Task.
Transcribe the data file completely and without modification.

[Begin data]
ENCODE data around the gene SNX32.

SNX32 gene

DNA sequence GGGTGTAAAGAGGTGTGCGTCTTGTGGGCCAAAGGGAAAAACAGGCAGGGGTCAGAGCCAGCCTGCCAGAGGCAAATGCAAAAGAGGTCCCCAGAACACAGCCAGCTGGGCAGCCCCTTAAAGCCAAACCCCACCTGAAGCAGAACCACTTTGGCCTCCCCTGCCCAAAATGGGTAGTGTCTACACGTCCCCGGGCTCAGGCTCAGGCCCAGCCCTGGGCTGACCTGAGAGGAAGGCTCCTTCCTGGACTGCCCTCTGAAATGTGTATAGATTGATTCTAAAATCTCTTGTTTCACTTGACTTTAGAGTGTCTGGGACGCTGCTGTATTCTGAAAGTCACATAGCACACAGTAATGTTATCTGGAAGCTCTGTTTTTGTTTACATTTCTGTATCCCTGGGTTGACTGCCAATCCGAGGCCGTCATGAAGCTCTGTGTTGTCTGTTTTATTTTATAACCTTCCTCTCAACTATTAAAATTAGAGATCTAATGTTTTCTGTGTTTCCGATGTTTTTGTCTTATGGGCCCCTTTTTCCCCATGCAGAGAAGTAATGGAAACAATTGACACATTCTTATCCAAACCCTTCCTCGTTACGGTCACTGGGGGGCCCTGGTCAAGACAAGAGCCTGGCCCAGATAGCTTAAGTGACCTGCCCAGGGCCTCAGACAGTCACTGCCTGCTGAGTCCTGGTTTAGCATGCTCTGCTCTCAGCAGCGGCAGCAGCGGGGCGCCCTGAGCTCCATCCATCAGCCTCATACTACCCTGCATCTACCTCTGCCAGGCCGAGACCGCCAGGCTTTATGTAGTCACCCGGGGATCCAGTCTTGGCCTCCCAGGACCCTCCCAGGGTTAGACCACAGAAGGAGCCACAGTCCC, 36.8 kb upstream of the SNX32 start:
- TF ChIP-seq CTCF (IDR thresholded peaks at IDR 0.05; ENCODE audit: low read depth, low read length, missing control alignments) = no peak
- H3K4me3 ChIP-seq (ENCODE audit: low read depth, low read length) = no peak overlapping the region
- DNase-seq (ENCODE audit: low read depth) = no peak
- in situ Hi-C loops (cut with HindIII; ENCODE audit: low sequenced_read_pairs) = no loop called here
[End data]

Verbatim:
ENCODE data around the gene SNX32.

SNX32 gene

DNA sequence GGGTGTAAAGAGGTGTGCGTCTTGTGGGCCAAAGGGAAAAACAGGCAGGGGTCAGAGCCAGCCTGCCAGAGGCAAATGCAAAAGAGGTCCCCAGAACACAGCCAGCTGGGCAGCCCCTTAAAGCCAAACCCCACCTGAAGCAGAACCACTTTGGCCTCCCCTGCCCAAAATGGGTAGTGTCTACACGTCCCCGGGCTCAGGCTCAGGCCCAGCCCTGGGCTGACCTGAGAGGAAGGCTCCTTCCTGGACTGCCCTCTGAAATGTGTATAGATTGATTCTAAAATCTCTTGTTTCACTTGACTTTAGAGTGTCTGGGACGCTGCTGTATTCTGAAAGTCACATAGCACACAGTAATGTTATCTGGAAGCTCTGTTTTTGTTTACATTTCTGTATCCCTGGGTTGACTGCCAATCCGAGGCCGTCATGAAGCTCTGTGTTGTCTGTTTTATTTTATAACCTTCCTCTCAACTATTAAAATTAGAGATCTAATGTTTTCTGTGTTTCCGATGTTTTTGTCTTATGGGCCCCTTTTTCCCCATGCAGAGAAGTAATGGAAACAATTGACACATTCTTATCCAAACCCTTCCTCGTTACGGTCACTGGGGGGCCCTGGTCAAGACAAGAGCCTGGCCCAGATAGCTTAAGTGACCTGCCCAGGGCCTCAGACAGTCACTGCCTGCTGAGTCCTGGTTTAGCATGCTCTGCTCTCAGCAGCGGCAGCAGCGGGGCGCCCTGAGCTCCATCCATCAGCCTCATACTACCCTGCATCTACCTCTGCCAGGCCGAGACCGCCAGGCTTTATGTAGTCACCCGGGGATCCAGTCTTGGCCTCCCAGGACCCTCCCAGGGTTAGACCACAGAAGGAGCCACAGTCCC, 36.8 kb upstream of the SNX32 start:
- TF ChIP-seq CTCF (IDR thresholded peaks at IDR 0.05; ENCODE audit: low read depth, low read length, missing control alignments) = no peak
- H3K4me3 ChIP-seq (ENCODE audit: low read depth, low read length) = no peak overlapping the region
- DNase-seq (ENCODE audit: low read depth) = no peak
- in situ Hi-C loops (cut with HindIII; ENCODE audit: low sequenced_read_pairs) = no loop called here